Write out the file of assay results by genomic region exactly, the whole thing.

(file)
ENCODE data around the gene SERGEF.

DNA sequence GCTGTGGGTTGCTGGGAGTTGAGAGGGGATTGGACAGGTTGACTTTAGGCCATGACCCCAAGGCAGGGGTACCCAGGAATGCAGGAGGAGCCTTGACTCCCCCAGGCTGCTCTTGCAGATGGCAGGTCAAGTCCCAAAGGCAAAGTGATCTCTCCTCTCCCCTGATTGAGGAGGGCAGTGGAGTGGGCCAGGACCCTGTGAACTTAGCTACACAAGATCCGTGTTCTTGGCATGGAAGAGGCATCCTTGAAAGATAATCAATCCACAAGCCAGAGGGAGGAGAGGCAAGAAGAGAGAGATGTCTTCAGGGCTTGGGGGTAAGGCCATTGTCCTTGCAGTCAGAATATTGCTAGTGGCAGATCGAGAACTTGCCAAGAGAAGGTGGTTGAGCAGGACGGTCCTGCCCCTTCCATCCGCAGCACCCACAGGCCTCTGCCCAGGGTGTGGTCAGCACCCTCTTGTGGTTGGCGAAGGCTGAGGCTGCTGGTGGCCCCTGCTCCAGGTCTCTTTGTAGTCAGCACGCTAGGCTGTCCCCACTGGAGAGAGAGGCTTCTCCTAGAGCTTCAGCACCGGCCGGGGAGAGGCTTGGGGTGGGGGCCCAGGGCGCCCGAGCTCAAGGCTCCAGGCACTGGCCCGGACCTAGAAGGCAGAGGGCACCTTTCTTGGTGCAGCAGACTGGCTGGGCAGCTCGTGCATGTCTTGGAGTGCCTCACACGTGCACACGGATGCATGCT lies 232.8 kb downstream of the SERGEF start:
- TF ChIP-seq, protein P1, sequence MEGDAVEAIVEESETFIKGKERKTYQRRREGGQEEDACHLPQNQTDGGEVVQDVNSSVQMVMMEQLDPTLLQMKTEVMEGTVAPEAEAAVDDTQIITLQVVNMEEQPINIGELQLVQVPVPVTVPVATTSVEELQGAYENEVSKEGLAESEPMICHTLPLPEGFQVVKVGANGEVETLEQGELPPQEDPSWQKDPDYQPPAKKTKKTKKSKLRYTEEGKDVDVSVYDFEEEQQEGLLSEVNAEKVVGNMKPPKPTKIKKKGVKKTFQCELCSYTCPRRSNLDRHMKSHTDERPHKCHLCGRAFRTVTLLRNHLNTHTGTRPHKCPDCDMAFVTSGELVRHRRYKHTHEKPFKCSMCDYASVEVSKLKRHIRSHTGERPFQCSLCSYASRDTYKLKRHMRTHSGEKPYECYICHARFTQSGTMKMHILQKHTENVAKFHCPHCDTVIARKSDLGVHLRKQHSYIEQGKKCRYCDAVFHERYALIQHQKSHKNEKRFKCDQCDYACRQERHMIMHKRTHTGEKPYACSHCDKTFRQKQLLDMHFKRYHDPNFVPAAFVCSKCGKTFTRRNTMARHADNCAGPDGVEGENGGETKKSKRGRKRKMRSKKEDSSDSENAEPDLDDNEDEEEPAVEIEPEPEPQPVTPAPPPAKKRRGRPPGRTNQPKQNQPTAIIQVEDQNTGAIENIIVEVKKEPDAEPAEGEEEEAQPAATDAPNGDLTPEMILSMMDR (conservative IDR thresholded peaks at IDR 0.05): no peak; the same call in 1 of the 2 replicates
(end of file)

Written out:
ENCODE data around the gene SERGEF.

DNA sequence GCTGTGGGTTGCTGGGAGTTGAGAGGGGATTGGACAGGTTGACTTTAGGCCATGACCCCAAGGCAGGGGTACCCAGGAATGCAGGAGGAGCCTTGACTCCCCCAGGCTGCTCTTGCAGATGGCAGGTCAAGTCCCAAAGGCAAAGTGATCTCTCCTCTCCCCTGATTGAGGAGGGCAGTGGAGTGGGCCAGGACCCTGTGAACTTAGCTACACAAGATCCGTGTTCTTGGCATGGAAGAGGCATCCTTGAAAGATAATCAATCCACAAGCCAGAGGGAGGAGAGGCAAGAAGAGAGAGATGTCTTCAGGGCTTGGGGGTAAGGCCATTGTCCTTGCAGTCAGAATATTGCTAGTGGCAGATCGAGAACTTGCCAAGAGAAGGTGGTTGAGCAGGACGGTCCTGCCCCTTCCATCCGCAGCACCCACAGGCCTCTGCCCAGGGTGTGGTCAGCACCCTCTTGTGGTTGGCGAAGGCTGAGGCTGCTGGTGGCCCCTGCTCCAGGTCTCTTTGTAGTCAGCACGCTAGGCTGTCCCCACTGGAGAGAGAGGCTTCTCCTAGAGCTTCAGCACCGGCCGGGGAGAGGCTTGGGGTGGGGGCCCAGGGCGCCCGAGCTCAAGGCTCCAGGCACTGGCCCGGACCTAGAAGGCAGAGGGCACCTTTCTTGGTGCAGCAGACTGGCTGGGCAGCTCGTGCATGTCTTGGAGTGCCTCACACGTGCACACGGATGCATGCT lies 232.8 kb downstream of the SERGEF start:
- TF ChIP-seq, protein P1, sequence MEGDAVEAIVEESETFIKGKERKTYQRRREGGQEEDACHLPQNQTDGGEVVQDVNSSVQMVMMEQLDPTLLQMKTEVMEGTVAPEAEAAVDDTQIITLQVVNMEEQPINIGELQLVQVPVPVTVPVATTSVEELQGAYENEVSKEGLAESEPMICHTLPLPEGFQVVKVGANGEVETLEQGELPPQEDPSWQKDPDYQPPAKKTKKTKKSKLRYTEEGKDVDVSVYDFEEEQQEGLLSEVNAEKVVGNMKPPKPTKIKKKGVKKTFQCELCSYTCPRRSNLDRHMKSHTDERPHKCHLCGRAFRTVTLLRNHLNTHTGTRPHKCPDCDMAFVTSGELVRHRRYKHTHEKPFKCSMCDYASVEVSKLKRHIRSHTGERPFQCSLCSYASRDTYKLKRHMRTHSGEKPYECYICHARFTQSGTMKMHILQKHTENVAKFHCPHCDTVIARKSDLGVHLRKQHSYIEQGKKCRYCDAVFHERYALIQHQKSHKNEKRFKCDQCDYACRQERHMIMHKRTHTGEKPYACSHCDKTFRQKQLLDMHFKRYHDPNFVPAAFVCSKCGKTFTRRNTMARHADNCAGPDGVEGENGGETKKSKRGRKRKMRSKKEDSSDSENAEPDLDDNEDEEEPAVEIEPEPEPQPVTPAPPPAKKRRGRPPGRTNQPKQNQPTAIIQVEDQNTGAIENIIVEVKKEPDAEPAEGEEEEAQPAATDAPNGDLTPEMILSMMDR (conservative IDR thresholded peaks at IDR 0.05): no peak; the same call in 1 of the 2 replicates